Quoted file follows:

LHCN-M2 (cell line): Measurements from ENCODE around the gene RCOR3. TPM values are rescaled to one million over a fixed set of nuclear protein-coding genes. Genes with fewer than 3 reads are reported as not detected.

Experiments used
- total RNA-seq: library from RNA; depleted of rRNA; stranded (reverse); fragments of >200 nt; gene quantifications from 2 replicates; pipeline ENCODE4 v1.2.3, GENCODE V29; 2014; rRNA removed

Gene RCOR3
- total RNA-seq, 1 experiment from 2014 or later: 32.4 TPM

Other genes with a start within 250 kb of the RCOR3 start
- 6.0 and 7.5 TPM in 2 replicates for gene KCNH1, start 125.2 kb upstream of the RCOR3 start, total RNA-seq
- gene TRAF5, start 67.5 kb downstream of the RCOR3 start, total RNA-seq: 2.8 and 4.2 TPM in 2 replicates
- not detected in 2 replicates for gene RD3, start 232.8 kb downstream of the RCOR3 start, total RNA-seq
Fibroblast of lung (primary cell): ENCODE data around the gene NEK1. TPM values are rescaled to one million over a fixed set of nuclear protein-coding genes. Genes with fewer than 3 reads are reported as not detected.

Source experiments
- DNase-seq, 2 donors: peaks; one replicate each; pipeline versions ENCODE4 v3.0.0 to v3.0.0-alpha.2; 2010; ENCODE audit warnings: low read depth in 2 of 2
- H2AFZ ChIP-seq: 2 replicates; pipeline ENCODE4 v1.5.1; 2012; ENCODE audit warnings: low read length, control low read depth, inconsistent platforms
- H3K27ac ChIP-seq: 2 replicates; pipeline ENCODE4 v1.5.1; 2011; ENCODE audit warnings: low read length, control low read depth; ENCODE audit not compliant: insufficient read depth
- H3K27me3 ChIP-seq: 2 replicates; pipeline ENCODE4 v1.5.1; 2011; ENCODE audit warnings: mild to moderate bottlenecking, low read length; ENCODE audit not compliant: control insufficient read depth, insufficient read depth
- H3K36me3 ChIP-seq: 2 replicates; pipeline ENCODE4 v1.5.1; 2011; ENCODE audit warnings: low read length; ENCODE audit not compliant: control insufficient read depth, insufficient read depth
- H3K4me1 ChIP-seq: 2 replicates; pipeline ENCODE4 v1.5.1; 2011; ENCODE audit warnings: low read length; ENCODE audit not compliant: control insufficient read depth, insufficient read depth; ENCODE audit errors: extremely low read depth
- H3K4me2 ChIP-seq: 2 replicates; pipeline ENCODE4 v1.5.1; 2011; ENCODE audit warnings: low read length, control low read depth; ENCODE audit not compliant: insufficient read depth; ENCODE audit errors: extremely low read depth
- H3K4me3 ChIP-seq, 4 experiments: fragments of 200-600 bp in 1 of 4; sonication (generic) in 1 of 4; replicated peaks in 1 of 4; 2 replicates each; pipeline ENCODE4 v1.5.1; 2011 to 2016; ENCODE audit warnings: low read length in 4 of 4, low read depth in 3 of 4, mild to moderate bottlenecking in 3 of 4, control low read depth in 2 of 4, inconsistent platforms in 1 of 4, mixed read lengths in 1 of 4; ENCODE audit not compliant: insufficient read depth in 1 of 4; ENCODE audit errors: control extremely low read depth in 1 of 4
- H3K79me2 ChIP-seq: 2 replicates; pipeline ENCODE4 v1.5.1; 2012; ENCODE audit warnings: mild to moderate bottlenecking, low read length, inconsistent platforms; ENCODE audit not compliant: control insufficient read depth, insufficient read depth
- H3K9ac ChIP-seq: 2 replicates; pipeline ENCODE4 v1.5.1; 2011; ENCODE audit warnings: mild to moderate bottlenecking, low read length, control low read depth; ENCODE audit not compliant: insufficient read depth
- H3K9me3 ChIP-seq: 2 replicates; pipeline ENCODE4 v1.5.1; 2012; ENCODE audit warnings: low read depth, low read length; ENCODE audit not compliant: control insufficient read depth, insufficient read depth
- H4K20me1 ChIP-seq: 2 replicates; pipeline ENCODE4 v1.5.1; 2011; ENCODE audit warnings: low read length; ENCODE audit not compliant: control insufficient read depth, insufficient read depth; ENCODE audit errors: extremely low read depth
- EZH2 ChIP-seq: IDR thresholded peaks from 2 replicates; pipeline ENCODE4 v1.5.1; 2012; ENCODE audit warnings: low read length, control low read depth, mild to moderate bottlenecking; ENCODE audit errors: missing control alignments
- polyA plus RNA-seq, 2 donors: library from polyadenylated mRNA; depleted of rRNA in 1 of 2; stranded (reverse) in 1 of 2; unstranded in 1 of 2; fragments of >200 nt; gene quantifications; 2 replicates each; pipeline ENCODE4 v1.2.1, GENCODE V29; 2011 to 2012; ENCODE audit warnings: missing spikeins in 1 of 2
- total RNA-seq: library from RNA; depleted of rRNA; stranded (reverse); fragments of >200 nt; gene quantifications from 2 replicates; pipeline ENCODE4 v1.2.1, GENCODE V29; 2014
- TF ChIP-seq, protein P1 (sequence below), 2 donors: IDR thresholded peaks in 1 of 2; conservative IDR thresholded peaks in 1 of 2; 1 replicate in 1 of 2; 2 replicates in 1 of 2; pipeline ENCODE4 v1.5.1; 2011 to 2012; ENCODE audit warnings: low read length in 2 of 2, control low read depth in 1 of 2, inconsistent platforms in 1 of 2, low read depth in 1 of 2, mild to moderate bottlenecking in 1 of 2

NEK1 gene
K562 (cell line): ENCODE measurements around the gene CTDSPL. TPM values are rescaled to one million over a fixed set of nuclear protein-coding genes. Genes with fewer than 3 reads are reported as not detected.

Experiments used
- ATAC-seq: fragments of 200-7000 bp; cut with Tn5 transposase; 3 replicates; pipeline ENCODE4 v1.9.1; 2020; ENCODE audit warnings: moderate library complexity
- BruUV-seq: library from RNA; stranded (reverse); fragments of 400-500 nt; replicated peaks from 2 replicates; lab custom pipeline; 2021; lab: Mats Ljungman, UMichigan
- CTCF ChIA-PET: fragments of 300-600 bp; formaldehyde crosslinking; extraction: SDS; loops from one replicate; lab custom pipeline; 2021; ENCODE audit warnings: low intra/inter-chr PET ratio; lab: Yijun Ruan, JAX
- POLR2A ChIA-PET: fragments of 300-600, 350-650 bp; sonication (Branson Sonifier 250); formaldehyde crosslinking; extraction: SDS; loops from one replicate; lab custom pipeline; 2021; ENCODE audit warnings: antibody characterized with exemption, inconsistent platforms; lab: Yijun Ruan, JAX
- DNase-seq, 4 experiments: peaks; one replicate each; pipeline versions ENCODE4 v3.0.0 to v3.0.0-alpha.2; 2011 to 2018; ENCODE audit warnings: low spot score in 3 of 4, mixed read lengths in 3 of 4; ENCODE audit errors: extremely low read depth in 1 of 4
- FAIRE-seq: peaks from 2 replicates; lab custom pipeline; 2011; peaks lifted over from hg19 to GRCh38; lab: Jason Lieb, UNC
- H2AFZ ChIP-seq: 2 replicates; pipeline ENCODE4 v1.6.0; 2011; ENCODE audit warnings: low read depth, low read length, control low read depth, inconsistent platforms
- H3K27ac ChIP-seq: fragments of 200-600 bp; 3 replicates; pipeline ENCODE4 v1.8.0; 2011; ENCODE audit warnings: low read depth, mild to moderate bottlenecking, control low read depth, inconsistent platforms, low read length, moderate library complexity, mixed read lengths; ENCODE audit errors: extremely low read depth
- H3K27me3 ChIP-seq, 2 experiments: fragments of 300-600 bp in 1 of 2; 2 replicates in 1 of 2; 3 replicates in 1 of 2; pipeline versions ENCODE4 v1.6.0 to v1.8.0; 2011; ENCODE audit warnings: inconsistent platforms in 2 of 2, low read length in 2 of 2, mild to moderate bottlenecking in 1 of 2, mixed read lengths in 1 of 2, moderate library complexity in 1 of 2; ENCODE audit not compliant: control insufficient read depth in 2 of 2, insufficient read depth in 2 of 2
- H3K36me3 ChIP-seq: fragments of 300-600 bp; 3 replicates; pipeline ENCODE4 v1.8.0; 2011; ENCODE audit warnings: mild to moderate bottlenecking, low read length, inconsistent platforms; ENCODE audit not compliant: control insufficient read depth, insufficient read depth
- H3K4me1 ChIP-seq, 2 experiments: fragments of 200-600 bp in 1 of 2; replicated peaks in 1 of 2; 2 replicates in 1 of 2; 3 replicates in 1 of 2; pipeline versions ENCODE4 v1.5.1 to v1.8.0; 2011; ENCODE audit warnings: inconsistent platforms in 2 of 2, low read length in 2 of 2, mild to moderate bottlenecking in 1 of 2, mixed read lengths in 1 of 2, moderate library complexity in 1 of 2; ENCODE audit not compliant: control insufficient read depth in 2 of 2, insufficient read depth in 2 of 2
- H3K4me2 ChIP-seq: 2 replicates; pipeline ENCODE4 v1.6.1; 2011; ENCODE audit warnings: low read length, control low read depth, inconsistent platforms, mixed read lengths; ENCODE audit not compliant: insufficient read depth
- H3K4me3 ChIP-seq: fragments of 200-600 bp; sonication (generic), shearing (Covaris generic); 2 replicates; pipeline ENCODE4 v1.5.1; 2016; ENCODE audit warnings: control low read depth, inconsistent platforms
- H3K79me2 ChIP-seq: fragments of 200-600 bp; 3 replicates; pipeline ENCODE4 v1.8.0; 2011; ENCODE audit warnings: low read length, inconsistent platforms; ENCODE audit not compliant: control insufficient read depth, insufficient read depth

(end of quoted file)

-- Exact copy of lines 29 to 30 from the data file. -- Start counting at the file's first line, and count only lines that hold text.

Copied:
K562 (cell line): ENCODE measurements around the gene CTDSPL. TPM values are rescaled to one million over a fixed set of nuclear protein-coding genes. Genes with fewer than 3 reads are reported as not detected.

Experiments used